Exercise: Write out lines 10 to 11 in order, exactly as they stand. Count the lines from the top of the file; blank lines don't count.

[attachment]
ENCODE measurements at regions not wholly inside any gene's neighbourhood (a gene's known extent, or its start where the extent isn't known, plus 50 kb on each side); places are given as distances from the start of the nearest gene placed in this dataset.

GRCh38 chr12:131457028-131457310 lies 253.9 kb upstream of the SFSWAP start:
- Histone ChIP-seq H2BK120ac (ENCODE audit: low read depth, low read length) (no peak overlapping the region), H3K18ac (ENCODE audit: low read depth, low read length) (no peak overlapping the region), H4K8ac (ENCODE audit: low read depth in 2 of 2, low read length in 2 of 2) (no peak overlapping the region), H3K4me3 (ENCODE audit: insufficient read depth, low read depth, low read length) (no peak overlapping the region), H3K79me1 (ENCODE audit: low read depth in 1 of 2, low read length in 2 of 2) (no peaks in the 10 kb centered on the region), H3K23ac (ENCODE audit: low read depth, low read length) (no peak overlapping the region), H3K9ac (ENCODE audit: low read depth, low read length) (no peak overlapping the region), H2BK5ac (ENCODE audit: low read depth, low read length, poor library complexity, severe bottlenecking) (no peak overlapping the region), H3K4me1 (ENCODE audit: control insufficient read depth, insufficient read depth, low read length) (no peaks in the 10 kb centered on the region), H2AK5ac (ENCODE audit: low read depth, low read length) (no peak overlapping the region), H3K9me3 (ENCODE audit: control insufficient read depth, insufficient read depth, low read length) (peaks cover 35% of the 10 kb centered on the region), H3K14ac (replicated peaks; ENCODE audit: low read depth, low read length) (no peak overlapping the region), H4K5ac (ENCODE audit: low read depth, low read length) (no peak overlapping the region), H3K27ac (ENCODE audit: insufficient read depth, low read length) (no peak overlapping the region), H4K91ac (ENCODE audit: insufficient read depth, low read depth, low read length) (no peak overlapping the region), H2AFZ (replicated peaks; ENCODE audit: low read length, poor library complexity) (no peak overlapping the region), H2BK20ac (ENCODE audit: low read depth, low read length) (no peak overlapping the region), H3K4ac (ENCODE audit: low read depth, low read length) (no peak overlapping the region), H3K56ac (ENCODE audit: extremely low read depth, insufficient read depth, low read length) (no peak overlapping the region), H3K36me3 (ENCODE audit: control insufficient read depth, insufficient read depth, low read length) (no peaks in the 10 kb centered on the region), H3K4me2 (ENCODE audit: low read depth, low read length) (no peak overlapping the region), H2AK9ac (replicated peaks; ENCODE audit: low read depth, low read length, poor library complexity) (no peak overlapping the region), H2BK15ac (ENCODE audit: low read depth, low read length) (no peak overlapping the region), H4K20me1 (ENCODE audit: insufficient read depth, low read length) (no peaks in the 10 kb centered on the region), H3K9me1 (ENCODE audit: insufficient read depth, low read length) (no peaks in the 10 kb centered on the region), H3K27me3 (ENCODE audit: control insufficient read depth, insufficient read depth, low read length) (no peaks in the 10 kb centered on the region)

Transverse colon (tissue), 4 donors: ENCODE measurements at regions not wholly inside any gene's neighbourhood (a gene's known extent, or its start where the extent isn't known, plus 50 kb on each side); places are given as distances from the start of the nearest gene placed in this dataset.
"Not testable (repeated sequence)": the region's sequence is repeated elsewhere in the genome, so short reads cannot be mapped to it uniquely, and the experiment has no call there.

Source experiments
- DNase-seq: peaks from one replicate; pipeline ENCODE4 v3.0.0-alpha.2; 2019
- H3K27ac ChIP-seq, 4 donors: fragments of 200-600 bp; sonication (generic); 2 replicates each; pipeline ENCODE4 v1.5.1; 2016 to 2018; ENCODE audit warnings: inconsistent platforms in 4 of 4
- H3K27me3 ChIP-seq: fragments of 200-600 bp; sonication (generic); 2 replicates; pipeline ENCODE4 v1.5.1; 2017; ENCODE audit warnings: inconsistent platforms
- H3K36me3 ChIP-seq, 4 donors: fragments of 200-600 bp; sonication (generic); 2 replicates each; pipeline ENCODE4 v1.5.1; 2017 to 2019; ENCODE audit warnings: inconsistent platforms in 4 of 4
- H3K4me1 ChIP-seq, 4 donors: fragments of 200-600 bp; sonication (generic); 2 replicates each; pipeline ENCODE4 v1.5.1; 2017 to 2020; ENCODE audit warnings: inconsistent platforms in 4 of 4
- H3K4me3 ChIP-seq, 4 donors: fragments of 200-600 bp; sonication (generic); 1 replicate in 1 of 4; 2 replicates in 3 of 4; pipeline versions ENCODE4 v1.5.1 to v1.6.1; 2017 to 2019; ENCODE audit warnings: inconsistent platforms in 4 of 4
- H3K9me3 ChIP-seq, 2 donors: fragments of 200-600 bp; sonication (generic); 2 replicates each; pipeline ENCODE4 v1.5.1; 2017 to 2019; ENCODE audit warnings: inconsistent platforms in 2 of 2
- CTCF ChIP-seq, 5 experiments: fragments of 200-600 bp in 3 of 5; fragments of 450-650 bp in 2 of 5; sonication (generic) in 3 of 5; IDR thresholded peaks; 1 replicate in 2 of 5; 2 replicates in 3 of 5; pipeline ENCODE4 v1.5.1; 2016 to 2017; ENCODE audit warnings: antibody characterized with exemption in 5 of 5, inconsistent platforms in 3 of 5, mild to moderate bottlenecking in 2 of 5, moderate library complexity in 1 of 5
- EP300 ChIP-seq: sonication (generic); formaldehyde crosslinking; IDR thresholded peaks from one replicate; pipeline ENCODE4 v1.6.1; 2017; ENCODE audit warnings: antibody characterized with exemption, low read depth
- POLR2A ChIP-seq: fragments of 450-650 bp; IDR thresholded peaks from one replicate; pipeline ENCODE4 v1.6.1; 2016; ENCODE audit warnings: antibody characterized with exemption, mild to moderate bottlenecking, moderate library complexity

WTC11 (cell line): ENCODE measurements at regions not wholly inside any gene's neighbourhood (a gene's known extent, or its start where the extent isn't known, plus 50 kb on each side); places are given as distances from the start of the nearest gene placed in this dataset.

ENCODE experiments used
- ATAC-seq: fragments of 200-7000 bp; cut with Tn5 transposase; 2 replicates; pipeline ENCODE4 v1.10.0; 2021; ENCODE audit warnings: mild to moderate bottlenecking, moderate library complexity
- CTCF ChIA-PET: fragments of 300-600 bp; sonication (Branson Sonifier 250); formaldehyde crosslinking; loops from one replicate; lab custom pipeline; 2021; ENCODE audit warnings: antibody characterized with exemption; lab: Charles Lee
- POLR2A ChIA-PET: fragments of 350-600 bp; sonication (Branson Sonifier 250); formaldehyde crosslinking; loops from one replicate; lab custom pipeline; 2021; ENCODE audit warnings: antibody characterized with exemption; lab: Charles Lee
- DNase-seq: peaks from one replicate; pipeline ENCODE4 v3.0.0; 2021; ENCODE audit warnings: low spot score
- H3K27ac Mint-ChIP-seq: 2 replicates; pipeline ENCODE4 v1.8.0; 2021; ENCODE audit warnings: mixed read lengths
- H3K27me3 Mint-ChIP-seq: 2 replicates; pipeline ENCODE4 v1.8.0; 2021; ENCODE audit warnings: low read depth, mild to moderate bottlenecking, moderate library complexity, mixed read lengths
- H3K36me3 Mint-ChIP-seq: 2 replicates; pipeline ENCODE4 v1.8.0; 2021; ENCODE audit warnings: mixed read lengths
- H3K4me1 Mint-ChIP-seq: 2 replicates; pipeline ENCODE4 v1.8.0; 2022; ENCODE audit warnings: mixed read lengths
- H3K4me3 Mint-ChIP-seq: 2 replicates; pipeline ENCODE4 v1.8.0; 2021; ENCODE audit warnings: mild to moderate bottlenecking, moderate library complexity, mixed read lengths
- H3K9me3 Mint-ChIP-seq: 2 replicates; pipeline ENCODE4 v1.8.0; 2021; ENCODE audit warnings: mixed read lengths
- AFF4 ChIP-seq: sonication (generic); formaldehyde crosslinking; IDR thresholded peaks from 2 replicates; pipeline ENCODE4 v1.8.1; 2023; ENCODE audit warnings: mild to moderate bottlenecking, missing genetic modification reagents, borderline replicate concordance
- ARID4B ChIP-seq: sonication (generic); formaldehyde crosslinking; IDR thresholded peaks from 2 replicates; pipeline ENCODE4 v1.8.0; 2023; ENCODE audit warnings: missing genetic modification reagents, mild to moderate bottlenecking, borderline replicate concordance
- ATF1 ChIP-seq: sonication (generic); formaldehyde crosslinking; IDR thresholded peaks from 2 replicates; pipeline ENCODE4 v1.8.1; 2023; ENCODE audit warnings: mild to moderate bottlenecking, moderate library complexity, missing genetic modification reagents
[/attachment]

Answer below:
- H3K36me3 ChIP-seq, 4 donors: fragments of 200-600 bp; sonication (generic); 2 replicates each; pipeline ENCODE4 v1.5.1; 2017 to 2019; ENCODE audit warnings: inconsistent platforms in 4 of 4
- H3K4me1 ChIP-seq, 4 donors: fragments of 200-600 bp; sonication (generic); 2 replicates each; pipeline ENCODE4 v1.5.1; 2017 to 2020; ENCODE audit warnings: inconsistent platforms in 4 of 4